The global debate over trade protection has gained momentum in the aftermath of the US national elections where populist candidate Donald Trump won the presidential elections promising the use of trade protection to create jobs. Although the case for free trade is contentious at both the theoretical and the empirical level, there is a broad agreement that large trade protection, unless offset by strong dynamic production gains from the protected industries, tends to lower national welfare by taxing consumers and reducing potential gains from production efficiency and expansion of export industries. In the case of Bangladesh, evidence shows that large trade protection from the early days of independence did not benefit industrial development and growth. Instead, trade liberalisation from 1980-2000 along with investment deregulation and better macroeconomic management boosted private investment, exports, manufacturing and GDP growth.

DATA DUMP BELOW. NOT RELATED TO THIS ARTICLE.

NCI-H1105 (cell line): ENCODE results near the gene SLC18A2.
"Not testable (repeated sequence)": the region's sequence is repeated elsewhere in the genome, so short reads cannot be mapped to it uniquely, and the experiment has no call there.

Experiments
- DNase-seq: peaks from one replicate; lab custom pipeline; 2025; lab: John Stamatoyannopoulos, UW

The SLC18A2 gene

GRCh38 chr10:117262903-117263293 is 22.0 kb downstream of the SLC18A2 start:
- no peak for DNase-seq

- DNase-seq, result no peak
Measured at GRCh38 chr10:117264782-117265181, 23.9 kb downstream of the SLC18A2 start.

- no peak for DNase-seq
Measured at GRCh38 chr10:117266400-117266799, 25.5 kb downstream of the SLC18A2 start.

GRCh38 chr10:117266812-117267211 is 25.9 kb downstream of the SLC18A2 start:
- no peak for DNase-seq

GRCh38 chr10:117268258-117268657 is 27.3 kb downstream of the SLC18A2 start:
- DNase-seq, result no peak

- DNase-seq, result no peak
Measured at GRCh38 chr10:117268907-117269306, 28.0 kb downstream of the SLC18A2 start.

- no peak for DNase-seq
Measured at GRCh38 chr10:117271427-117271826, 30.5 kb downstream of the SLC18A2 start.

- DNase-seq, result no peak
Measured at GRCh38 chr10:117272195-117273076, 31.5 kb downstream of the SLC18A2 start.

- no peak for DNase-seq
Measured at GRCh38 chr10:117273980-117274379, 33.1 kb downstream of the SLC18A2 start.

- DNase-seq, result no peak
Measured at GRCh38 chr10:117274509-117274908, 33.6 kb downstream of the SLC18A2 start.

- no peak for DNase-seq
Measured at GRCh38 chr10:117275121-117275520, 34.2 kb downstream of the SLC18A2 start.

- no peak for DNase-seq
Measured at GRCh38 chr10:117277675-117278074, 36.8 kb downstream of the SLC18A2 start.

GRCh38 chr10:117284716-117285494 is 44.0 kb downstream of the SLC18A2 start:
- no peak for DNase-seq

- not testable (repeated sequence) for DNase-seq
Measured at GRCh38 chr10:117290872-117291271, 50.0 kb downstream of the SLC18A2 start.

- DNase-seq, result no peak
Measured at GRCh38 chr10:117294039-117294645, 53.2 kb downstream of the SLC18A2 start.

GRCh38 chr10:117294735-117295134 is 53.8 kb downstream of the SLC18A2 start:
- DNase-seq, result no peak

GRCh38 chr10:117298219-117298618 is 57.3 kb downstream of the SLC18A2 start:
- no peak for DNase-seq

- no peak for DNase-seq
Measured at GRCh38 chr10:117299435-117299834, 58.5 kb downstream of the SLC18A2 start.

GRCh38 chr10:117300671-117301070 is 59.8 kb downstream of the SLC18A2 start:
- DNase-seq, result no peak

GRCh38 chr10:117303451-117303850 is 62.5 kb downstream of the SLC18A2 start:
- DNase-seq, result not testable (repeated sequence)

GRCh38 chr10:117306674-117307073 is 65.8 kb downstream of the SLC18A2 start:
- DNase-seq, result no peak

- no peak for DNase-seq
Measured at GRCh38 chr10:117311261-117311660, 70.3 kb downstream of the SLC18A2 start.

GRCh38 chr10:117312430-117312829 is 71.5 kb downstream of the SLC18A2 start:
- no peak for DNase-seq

Trade policy reforms have taken a back seat since the early 2000s and nominal protection rate remains large. Even as customs duties have come down, the protection effects have been preserved by the introduction of a large range of supplementary duties (SD) and regulatory duties (RD). Indeed, these para-tariffs (SDs and RDs) now account for almost 50 percent of the nominal protection. The protection effects in many instances are unintended. The primary motive for the para tariff is revenue generation and these are imposed by the National Board of Revenue (NBR) without consultation with the commerce ministry who has the institutional responsibility for trade policy. The para tariffs are reviewed every year and changed as per the needs of revenue generation mainly without regards to the implications for trade protection and resource allocation, with few exceptions.